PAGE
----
I've also been seeing memes from some of the same people about a more recent period. This one is representative:
"Do stuff"! Maybe the words "supply chain" are meant to gesture toward the human networks Grandma was embedded in, but again, this meme puts too much emphasis on the atomized individual. Grandma also relied on government Relief, on various charities, and just plain human kindness, which she gave as well as got. This blog post, though probably not the best history, is a reminder of the reality:
My grandfather was born in 1928 and grew into a young boy in the aftermath of the US economic collapse. Pop-pop remembers his parents opening up our hay barn for random people to sleep in on cold winter nights. He also remembers that he and his family were “not so bad off”; they were farmers so they had the land and the knowledge to grow most of the food they consumed. In fact, Pop-pop told me that anyone who spent the night in their barn was also given a plate of food for the night, which shows how valuable their garden truly was. His impressionable years during a time of great financial ruin impacted the rest of his life dramatically, from his hoarding of cash and mistrust of companies and banks, to his refusal to use air conditioners and instead spend his summers in sweat-drenched muscle shirts. When he died he left an inheritance for each of his children from a measly family dairy farmer’s income.The writer's grandfather didn't experience the Great Depression as an adult, and that surely makes a difference in his account. (Neither did my parents, who were born in 1923 and 1926. I wish I knew more about how my grandparents got through those years -- they all died in the 1960s, when I was a child -- but I know they had hard times.)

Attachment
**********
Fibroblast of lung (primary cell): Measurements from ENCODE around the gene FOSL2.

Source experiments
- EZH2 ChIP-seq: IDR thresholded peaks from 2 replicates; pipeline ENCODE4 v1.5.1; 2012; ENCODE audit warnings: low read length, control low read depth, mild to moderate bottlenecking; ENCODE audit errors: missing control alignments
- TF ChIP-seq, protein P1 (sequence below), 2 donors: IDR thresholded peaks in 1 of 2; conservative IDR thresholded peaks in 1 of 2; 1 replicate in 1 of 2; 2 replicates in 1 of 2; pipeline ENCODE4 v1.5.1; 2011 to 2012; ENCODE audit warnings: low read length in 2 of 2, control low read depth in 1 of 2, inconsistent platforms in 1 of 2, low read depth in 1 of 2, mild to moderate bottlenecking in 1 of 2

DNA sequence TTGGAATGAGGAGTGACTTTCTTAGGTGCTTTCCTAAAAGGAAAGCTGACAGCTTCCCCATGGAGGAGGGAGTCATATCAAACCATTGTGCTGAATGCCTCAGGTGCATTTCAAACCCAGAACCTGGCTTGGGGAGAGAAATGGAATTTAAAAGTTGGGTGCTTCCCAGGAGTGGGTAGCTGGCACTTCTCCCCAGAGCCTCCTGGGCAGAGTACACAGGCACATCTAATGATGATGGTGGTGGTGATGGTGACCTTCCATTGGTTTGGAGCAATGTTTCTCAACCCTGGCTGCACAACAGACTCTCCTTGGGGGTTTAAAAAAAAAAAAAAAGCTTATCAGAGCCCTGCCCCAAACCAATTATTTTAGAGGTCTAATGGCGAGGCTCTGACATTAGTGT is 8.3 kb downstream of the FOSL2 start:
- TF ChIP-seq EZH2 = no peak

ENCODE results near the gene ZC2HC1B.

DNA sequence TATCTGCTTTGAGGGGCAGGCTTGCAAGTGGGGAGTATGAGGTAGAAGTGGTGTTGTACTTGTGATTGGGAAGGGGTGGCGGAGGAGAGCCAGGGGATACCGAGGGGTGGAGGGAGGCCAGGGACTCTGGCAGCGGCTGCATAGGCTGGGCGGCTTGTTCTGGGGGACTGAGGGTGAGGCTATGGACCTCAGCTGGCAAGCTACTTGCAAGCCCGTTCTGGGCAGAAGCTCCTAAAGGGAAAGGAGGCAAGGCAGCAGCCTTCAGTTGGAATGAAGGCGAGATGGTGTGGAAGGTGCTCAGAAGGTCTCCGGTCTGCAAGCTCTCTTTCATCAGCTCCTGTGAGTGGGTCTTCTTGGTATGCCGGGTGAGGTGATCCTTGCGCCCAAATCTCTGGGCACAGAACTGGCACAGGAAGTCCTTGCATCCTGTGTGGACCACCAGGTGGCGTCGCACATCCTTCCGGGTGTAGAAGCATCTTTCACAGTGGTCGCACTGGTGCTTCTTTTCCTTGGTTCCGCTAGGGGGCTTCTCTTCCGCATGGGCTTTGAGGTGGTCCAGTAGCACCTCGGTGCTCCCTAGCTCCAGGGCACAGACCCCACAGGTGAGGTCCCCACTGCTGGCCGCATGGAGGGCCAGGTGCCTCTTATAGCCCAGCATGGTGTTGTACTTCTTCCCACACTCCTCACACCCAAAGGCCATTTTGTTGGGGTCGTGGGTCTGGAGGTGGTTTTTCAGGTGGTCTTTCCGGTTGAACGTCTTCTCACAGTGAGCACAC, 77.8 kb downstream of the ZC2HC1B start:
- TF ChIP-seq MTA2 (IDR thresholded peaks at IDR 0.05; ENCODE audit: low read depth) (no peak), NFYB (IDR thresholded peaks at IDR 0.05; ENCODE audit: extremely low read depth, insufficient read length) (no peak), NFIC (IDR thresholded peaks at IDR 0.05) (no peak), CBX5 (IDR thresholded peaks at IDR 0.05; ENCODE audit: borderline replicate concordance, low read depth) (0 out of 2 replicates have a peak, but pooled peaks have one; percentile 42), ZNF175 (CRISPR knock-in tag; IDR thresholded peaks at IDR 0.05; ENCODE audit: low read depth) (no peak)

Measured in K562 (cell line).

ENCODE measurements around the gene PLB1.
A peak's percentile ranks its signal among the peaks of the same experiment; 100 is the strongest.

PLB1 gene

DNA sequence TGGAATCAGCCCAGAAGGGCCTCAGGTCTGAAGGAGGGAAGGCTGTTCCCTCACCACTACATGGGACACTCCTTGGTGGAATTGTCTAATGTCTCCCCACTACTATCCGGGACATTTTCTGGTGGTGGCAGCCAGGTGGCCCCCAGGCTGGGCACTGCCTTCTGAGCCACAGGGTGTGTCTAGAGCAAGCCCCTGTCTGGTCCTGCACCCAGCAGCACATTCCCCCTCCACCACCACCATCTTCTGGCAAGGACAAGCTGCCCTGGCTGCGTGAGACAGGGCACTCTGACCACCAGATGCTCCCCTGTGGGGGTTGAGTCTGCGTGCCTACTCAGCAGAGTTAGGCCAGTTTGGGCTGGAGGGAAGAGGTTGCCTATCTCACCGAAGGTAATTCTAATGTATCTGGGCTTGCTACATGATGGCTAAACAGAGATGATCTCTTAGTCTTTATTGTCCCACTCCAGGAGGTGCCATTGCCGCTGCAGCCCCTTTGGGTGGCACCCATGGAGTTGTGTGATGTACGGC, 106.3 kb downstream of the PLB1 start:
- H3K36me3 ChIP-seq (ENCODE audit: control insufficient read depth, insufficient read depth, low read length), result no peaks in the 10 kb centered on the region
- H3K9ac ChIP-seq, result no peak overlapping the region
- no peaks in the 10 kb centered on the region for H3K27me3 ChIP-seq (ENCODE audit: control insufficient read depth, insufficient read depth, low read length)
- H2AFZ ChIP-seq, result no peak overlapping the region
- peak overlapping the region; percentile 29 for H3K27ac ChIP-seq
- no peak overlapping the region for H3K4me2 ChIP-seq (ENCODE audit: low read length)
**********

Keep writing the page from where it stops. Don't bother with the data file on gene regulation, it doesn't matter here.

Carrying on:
America was a lot more rural in the 1930s than it is now, and more people had space for gardens to grow food. I live in a residential area with small lawns, for instance, but I don't know what my landlord would say if I started a vegetable garden. There are community gardens around town, but they're some distance away from where I live, and some of the ground there has been contaminated over the years by chemical waste. My father kept a good-sized garden when we moved to the country, but never succeeded in getting us kids to really participate in it. I think all of us could do some gardening if we had to, but we didn't have to. (Nor did my mother can the vegetables my father grew, or make our clothes; not everyone relished the memory of their impoverished childhoods and wanted to relive them.)
If there were another economic crisis on the scale of the Great Depression -- and 2008, as bad as it was, wasn't on that scale -- the knowledge that people would need for frugality and self-help is still available and would surely be used. But one always helps oneself among and with other people, with their help. "Pulling one's own weight" is a better metaphor than "self-reliance."